A few miles south of Croagh Patrick, beyond Lough Na Corra, lies a remote range known as the Sheeffry Hills. These are 650-million year old mountains whose western peak of Barrclashcame is higher than the Reek itself. Phonetically translated from the Gaelic ‘Cnoic Shiofra’, they are known as the ‘Hills of the Wraith’, and they were once silent witnesses to a great Irish tragedy.
The Sidhe in Irish Legend
Pronounced ‘Shee Free’, the name refers to the legendary Sidhe, who are considered to be a distinct race in Ireland, quite separate from human beings yet who have had much contact with mortals over the centuries. The belief in the Sidhe is part of the pre-Christian religion which survived for thousands of years and has never been erased from the collective consciousness of the Irish people.
Legend has it that when the Milesians arrived in Ireland, they found that the Tuatha De Danaan already had control of the land. The sons of Mil fought them in battle and defeated them, driving them ‘underground’ where it is said they remain to this day in the hollow hills or Sidhe mounds.
A wraith is defined as “an apparition of a living person that appears as a portent just before that person’s death.” In Ireland, such wraiths are known as “Banshees” (bean – woman and sidhe – fairy). In a place as lonely as the Sheeffry Hills, it is not hard to see why the ancient inhabitants of Ireland believed they were a haunt of the sidhe. Locals say there is an eerie atmosphere about the place, where the mists can descend unexpectedly and a traveller can wander ten miles along a desolate and silent ridge without ever seeing a person, yet at times be troubled by a feeling of another’s presence.
A Place of Terrible Beauty
The nearest village, Drummin, lies at the eastern end of the Sheeffry’s. To the west is the ‘black lake’ of Doolough, and beyond that, the massive mountain of Mweelrea, which slopes down to the Atlantic Ocean. This area, together with the Maumturks and the Twelve Bens, constitutes the great southern wilderness which stretches all of the way from Croagh Patrick to Oughterard in Connemara – a distance of some 70 kilometres. Today, that route is traced by the Western Way hiking trail.
It is at the western end of the Hills of the Wraith, along the shores of the Black Lake, that a story of extraordinary inhumanity and suffering has drawn worldwide attention. This is a place of exceptional beauty, where the Sheeffry’s, the Mweelrea Range and the peak of Ben Creggan intersect at the Doolough Pass.
Here, in March 1849, many people – perhaps scores – died along the rough twelve-mile trail between the town of Louisburgh on the southern shores of Clew Bay to a hunting retreat built in the 1830’s by the Marquis of Sligo. Lord Sligo is reputed to have named it ‘Delphi’ based on the valley’s similarity to the home of the Oracle in Greece.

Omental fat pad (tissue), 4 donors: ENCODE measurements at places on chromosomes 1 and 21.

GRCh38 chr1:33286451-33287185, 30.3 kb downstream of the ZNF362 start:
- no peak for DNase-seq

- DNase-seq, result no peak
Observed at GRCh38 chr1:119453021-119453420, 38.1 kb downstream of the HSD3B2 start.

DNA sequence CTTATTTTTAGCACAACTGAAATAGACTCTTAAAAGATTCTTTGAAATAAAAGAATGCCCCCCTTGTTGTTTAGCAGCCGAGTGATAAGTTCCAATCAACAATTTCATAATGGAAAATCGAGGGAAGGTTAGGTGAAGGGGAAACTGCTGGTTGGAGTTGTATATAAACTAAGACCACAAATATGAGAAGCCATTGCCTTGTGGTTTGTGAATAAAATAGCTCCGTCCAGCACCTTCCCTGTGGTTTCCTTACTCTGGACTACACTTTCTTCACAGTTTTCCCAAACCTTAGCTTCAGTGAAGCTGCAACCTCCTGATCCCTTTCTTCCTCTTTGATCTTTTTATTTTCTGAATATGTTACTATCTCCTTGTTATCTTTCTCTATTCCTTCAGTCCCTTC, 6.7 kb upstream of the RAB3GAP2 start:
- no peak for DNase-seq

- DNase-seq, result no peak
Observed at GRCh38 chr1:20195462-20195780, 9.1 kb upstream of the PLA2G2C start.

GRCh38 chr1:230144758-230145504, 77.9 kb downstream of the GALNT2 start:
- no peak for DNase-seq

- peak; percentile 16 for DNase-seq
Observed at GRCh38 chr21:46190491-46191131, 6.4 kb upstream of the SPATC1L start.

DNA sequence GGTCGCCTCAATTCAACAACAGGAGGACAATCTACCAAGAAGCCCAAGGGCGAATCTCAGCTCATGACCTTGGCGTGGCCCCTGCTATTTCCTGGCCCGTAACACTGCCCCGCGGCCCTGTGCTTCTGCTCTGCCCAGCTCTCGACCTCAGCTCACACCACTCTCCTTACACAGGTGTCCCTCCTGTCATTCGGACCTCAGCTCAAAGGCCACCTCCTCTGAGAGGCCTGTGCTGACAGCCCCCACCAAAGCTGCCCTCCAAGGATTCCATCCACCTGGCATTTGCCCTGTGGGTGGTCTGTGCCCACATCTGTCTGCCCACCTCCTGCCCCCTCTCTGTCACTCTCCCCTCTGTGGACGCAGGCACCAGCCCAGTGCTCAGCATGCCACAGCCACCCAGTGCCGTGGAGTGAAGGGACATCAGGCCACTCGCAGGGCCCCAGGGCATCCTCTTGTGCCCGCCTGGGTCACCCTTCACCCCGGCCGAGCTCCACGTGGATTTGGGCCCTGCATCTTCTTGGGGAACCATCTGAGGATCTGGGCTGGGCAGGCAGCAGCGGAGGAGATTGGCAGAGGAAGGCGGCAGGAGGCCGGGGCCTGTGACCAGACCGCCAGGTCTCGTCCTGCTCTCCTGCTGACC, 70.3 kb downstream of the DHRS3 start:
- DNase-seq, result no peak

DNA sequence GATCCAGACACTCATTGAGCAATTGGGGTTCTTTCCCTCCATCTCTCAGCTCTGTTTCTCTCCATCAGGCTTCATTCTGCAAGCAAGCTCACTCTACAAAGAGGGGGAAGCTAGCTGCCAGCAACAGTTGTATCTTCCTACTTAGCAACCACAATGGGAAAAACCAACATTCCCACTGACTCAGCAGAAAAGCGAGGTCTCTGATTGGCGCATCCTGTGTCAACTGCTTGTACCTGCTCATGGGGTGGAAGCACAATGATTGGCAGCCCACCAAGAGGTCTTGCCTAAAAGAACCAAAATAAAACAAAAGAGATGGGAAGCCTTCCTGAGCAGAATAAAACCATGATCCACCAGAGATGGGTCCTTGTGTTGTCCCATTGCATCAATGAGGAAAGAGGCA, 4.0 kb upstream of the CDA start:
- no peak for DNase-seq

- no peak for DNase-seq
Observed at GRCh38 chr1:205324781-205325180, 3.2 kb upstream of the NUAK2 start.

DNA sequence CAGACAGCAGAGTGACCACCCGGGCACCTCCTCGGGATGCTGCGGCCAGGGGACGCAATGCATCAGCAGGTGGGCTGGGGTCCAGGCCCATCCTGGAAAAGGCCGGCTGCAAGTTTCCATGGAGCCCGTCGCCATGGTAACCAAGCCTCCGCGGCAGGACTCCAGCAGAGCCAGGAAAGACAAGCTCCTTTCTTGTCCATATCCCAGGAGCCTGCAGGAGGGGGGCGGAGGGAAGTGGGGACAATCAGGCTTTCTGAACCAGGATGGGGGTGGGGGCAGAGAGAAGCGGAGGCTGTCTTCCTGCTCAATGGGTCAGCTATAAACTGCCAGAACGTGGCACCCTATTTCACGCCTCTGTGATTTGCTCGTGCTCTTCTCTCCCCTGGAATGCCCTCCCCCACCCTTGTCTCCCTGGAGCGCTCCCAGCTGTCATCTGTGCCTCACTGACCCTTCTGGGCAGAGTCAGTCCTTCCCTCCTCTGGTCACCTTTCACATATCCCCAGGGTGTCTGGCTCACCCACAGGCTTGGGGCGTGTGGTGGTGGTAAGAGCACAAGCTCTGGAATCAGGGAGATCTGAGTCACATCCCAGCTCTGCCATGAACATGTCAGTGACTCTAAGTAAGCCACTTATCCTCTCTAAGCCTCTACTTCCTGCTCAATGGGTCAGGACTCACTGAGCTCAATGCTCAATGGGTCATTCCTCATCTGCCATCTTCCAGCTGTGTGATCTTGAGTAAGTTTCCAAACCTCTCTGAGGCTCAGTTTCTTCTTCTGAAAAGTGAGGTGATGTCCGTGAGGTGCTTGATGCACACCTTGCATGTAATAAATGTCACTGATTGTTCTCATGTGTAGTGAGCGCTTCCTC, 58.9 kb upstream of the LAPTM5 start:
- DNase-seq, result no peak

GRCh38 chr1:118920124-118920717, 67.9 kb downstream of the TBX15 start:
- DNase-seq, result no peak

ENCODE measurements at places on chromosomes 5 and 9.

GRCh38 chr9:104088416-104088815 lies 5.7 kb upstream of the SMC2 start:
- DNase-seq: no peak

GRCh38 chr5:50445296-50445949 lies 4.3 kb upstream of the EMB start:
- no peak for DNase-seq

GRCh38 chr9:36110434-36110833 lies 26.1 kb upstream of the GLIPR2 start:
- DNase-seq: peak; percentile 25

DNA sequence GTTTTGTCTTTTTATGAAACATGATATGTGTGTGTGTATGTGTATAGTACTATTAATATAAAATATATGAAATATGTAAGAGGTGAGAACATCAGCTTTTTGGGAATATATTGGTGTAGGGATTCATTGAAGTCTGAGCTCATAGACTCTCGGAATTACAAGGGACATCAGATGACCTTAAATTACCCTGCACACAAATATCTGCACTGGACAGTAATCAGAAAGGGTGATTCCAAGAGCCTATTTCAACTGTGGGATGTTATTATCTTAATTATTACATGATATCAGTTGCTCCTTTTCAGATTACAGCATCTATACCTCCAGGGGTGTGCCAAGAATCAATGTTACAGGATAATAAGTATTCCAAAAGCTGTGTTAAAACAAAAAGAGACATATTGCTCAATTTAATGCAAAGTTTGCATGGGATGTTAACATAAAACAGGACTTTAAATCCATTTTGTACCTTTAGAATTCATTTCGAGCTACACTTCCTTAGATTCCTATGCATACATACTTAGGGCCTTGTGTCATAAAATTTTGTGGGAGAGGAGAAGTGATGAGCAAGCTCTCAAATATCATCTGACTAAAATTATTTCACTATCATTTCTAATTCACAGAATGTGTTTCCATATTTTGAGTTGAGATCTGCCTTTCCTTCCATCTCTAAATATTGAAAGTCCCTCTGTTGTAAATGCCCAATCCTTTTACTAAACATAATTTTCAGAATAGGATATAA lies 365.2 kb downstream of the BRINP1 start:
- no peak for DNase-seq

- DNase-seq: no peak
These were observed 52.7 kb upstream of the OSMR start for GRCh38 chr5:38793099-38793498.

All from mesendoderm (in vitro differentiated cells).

The Famine Walk
There are various accounts of what happened at the time, but there is general agreement on a number of important points. Ireland had been gripped by famine for four years. The British Poor Law Unions had established workhouses for the poor, hungry and destitute Irish. These workhouses were run by a locally elected Board of Guardians. This board was also authorised to provide food without forcing the people to check into the workhouse.
In order to qualify for outdoor relief, the locals had to be inspected and approved by the Board. The poor also had to prove that they did not own more than a quarter acre of land to receive any relief. Those approved received three pounds of coarse Indian corn from America.
It is estimated that six hundred starving people gathered in Louisburgh in search of this food or a ticket that would admit them to the workhouse. The Receiving Officer at the Louisburgh Workhouse advised them that he had no authority to do either, but that the people could appeal to two individuals, named as a Colonel Hograve of the Board of Guardians and a Captain Primrose, the local Poor Law inspector.
The people were told that both these individuals were to be found at a distant hunting lodge. The group set off for the place in terrible weather, and after the six hour trek were apparently advised that they should return in the morning if they wished to present their cases to the two men.
After a very cold night, the people were turned away empty-handed in the morning and left to face the bitter winds that funnel through the Doolough Pass. None were given permission by Hograve and Primrose to enter the workhouse or obtain the three pounds of corn. During the walk back to Louisburgh, several perished along the shores of Doolough. A letter written to the Mayo Constitution at the time indicated that sixteen people died along the trail. Other estimates suggested that as many as four hundred people perished.
The next day, the Receiving Officer at the Louisburgh Workhouse sent a group of men out to bury the bodies where they had fallen. One account suggested that the trail was covered with corpses as numerous as sheaves of corn in an autumn field.
Gone but not Forgotten
A symbolic one-mile Famine Walk, as it is now known, takes place every year in the area of a monument at the foot of the Sheeffry Hills along the road that takes visitors through the Doolough Pass. To commemorate the hungry poor who walked this way in 1849, a stone marker topped with a Celtic-style cross carries a quote from Mahatma Gandhi – “How can men feel themselves honoured by the humiliation of their fellow beings?”
Today, sightseers will stop at the northern end of Doolough and gaze at the beauty of their surroundings. Others, like Bishop Desmond Tutu who visited the site in 1991, will also be mindful of the human suffering that took place here over a century and a half ago in the shadow of the Sheeffry Hills.